The author, whose works we are now to review, and who made a considerable figure in the literary circles of Germany for many years, wished to remove those prejudices, by opening the eyes of the liberal-minded of both nations. He had passed Tome time in England, and been admitted to the best company in the metropolis and the country. He was intimately acquainted with ancient and modern literature, and pofTeffed much critical acumen, and taste, and humour. The innovations he condemned in his own country have since become ridiculous, and have owed their repression, in some degree, to his exertions; for he was indefatigable in assailing them in his writings, which, in the forms of Almanacks, Magazines, and Reviews, had an extensive circulation through the whole German empire for thirty-six years. He refided in Göttingen during the greater part of his long literary career, and witnelled the rapid advancement, together with the dangers and aberrations of the literature of his country. Many of ihe charges brought against it by the King of Prusia and the French Literati, as well as those which we are accustomed to repeat from hearsay, he has examined in a very skilful manner, and with such exemplary impartiality, that if he had not written in the language of the country, he might have been mistaken for a native of France or of England. His dispute with Zimmerman, on the subject of Lavater's physiognomy, made some noise in Germany, between the years 1771 and 1778. The merits of that controversy are amply discussed in the 3d volume of this work, which, with the 4th and 5th, contains a republication of detach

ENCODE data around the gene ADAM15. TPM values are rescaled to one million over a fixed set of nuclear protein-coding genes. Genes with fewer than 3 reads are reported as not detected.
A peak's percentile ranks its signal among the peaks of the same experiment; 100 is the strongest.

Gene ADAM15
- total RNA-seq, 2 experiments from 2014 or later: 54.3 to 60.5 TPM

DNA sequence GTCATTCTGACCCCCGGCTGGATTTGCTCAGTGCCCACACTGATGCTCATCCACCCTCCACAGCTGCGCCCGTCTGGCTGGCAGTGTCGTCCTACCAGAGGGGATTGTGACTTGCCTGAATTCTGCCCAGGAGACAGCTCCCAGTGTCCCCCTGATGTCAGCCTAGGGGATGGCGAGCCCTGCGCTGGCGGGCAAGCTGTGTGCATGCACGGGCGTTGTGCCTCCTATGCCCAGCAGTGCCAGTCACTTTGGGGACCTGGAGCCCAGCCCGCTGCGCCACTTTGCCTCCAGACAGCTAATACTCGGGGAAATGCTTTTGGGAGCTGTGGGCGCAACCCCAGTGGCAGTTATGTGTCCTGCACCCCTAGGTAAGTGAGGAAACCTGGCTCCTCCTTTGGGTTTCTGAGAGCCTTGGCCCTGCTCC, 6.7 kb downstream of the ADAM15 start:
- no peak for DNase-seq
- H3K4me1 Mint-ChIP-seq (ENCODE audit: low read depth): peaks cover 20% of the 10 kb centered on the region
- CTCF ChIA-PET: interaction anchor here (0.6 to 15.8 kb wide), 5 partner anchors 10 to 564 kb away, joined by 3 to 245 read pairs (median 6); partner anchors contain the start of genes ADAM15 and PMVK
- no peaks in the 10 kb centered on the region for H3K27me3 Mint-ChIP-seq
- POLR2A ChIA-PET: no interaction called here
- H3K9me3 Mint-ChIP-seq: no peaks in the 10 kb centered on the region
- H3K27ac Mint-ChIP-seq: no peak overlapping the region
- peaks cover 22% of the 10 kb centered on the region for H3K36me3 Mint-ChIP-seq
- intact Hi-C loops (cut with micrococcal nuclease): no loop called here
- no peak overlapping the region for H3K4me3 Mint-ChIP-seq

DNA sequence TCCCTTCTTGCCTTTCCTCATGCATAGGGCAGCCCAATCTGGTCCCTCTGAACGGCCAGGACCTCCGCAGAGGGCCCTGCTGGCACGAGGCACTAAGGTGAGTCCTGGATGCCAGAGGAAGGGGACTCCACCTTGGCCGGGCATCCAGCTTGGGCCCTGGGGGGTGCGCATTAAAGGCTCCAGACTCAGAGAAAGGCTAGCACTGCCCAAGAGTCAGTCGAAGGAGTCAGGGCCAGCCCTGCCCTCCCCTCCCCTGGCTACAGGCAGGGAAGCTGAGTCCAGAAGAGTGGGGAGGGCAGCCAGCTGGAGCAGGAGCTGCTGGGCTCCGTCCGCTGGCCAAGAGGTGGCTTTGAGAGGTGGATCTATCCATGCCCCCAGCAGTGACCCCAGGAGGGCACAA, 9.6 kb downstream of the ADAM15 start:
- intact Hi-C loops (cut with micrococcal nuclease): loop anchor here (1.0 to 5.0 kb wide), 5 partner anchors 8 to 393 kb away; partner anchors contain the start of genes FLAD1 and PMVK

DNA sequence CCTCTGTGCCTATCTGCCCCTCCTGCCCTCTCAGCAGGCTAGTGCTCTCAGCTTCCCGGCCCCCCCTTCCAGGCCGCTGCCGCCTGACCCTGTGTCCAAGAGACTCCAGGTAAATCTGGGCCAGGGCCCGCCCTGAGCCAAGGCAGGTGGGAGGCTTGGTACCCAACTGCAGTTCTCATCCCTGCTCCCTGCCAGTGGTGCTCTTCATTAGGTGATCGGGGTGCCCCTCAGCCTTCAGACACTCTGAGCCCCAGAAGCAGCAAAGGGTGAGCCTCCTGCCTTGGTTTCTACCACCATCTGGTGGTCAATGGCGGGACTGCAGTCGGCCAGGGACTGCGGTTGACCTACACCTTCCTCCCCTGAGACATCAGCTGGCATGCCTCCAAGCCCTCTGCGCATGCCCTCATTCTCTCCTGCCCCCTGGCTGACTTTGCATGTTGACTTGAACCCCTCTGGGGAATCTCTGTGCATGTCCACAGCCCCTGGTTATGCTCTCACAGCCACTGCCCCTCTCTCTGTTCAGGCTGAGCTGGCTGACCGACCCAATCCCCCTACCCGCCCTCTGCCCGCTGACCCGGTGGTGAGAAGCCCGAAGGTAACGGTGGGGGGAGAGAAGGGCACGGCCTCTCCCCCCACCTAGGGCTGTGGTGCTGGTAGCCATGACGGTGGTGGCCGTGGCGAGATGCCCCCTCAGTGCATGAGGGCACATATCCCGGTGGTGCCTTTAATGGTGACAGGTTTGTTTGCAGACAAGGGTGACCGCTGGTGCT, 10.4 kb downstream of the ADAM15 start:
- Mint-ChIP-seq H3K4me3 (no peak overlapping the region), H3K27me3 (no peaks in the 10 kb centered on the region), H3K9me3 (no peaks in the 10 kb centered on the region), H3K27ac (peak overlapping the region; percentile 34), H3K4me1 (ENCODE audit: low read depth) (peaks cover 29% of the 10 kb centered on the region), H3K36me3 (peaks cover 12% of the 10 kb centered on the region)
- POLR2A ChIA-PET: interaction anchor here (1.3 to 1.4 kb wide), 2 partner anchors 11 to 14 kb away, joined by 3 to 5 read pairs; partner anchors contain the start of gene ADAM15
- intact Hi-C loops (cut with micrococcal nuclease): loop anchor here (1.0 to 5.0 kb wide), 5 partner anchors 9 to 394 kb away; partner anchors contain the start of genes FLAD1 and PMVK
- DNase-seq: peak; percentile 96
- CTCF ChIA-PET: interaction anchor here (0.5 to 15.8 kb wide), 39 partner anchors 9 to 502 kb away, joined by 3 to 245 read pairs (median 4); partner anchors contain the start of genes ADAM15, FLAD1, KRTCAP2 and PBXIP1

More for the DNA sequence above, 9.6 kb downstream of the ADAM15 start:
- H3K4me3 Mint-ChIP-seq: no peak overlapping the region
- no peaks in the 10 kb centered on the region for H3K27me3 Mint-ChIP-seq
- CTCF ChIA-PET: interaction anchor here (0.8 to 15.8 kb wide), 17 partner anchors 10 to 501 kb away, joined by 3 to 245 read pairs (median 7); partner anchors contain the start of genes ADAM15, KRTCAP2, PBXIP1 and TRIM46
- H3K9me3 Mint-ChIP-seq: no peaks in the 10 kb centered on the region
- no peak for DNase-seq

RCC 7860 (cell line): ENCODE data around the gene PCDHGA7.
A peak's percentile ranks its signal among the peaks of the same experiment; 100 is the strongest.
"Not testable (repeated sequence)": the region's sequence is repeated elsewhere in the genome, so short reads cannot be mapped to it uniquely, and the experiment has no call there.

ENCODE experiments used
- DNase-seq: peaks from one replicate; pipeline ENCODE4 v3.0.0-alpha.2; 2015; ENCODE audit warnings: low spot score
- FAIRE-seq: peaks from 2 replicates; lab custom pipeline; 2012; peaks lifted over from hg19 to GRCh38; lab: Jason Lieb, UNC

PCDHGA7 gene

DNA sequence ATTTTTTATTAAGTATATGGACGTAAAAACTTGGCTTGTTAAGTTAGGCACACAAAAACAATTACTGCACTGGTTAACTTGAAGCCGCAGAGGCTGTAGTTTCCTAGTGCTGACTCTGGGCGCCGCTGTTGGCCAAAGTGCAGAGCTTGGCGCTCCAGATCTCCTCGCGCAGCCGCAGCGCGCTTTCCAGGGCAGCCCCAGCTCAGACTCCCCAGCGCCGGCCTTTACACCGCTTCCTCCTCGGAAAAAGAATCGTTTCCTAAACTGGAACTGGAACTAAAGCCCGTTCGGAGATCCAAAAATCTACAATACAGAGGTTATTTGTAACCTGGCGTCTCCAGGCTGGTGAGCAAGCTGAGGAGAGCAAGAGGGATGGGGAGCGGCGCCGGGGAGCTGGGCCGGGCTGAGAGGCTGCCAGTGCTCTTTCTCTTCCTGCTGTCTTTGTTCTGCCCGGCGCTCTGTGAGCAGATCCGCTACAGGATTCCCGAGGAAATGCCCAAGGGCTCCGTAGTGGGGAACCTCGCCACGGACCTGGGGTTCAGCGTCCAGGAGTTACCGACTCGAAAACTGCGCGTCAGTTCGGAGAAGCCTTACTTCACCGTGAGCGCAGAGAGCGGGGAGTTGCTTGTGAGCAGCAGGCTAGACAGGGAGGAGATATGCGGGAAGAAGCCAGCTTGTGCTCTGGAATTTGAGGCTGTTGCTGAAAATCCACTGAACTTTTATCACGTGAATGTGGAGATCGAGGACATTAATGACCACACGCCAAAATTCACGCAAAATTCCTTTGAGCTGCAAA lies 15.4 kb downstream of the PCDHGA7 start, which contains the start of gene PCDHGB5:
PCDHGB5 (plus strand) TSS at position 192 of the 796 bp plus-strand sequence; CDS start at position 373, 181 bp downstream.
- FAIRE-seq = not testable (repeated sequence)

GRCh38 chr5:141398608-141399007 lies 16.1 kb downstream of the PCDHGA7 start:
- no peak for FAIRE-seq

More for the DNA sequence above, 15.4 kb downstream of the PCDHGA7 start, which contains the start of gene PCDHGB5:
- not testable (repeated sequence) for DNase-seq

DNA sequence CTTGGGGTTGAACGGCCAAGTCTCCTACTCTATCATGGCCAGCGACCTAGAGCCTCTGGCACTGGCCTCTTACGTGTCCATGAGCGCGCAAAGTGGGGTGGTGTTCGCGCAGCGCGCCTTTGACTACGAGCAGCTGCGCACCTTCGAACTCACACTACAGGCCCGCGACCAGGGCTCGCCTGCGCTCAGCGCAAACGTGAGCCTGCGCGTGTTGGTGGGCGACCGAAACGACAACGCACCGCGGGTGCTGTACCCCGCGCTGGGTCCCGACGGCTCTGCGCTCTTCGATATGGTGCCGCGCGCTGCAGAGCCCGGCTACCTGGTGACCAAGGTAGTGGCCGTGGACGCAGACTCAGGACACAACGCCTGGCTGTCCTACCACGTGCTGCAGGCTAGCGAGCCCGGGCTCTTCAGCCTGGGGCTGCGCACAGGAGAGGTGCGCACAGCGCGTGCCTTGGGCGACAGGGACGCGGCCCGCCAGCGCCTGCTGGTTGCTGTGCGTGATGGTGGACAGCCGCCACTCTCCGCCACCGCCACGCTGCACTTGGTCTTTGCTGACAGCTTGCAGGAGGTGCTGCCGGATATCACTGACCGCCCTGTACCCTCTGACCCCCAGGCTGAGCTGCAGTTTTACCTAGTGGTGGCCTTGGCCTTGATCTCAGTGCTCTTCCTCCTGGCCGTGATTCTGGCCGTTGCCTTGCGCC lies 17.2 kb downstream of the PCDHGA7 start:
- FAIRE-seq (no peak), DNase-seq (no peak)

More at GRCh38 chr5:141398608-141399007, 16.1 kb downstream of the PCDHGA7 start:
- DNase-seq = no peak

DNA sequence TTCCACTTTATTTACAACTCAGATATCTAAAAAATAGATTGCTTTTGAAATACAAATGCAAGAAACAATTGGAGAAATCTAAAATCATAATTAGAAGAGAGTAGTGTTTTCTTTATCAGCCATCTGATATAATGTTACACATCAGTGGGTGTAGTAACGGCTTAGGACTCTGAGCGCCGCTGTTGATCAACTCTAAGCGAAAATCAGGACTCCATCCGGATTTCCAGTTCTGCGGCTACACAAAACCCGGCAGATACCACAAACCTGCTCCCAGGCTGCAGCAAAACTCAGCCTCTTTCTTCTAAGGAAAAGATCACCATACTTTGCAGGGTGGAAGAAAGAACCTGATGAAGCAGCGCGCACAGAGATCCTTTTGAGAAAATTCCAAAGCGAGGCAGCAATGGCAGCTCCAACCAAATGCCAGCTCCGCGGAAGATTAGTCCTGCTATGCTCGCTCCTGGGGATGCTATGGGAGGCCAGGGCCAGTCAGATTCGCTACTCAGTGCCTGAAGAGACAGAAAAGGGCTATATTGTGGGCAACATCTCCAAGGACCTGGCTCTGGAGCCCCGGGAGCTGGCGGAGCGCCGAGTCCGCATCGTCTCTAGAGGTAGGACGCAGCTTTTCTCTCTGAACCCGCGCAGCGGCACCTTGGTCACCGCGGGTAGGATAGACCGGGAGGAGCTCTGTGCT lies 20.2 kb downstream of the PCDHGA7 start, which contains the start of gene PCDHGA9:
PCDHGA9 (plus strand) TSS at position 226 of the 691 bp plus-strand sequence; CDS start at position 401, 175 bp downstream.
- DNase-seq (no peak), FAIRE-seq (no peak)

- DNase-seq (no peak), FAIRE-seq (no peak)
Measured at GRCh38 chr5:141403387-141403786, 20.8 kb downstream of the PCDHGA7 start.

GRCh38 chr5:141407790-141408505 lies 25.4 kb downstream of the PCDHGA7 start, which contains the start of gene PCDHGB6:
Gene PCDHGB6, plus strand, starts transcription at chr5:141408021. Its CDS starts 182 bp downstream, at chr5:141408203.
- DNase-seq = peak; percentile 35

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learned men into which they hy worthy of beimporary interest